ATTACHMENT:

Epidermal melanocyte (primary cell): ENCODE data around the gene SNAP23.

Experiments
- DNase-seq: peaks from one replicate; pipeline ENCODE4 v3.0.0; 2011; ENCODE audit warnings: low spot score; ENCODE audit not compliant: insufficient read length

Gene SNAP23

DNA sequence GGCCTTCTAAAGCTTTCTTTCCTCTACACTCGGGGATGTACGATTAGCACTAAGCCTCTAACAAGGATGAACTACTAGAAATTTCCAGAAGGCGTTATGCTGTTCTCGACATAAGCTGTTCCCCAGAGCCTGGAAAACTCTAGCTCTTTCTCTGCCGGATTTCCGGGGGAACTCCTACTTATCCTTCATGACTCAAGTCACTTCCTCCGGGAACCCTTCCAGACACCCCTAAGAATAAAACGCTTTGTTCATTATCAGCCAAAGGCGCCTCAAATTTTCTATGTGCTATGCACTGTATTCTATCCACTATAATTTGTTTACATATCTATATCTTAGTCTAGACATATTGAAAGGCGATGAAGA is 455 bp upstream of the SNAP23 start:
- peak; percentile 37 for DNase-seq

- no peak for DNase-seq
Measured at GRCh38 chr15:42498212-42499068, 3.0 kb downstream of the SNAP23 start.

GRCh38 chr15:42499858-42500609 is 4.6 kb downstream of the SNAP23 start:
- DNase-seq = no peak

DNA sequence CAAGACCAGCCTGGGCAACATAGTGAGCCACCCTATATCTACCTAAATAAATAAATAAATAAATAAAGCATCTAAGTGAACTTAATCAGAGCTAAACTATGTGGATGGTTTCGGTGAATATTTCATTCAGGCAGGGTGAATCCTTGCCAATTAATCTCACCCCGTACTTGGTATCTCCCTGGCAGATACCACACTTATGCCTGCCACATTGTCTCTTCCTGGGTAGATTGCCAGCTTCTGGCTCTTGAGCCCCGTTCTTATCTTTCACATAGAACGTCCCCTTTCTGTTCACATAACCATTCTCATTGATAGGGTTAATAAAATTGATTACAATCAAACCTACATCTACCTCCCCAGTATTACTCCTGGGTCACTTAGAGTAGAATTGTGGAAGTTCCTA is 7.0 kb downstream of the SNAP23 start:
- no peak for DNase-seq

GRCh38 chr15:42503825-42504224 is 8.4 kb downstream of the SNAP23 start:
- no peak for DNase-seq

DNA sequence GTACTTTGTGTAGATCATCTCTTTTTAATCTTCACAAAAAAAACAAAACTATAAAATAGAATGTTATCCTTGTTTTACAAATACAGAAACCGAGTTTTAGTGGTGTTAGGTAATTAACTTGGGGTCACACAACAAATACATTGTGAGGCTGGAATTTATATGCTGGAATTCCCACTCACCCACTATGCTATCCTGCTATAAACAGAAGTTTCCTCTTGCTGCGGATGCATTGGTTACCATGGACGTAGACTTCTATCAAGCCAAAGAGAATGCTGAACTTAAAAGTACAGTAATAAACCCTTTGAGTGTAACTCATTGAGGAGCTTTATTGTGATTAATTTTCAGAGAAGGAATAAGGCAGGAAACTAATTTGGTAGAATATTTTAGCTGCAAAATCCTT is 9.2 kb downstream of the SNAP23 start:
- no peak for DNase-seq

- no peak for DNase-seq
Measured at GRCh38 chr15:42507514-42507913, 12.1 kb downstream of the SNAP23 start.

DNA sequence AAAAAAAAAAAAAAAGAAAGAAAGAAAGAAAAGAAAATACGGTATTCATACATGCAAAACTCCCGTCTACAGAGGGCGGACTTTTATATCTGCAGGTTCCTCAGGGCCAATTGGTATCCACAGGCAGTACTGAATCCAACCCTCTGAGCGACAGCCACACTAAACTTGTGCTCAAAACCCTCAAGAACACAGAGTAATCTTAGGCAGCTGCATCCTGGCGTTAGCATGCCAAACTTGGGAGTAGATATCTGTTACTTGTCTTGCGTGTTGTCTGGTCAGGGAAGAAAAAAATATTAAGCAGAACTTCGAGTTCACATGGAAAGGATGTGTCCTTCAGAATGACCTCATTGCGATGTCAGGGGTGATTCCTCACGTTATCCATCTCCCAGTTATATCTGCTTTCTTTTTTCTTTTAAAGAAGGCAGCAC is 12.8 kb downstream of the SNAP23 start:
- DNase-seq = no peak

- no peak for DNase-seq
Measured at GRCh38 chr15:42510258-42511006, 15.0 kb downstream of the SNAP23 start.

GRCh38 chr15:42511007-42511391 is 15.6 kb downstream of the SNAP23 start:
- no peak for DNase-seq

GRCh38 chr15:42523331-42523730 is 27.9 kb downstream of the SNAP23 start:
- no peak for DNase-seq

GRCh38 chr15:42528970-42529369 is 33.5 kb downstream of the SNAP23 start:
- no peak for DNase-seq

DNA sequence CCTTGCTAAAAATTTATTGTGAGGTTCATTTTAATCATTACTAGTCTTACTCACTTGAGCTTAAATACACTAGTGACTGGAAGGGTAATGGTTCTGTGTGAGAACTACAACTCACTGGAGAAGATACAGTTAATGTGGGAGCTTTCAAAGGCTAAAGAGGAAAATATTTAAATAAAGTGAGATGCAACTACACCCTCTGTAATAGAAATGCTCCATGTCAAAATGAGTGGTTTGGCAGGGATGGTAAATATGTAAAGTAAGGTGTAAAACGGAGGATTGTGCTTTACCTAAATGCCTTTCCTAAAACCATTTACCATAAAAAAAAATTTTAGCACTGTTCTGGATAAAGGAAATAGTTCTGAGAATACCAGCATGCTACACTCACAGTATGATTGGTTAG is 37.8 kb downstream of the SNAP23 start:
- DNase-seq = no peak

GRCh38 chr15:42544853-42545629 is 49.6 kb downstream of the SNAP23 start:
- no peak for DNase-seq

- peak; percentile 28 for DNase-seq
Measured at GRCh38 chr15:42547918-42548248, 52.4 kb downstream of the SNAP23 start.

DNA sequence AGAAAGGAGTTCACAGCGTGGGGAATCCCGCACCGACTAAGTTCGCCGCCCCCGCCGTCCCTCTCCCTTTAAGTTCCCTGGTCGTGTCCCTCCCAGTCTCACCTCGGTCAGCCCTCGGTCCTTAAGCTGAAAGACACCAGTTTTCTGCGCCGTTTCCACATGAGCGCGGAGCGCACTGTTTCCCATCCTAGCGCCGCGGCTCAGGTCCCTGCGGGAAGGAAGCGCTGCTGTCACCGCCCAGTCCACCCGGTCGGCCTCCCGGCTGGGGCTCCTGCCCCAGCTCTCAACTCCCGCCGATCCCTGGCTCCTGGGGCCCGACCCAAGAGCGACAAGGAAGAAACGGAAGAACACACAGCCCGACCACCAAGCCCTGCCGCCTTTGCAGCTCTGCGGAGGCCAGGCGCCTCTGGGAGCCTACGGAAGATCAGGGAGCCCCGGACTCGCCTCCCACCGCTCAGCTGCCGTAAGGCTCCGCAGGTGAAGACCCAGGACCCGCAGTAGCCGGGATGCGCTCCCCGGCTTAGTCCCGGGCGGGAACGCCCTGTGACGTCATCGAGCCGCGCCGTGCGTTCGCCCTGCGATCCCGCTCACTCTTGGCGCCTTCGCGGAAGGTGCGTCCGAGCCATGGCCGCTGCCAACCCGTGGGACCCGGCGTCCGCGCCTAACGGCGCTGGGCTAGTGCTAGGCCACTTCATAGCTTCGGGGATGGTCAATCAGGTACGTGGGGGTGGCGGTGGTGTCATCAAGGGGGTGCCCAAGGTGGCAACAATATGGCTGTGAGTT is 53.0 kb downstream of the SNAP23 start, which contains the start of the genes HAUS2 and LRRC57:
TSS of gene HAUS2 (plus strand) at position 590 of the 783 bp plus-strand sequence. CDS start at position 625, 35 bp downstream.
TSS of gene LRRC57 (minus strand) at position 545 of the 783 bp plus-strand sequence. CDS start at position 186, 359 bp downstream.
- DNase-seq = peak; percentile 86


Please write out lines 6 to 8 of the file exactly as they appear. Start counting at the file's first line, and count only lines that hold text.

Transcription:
- peak; percentile 37 for DNase-seq

- no peak for DNase-seq
Measured at GRCh38 chr15:42498212-42499068, 3.0 kb downstream of the SNAP23 start.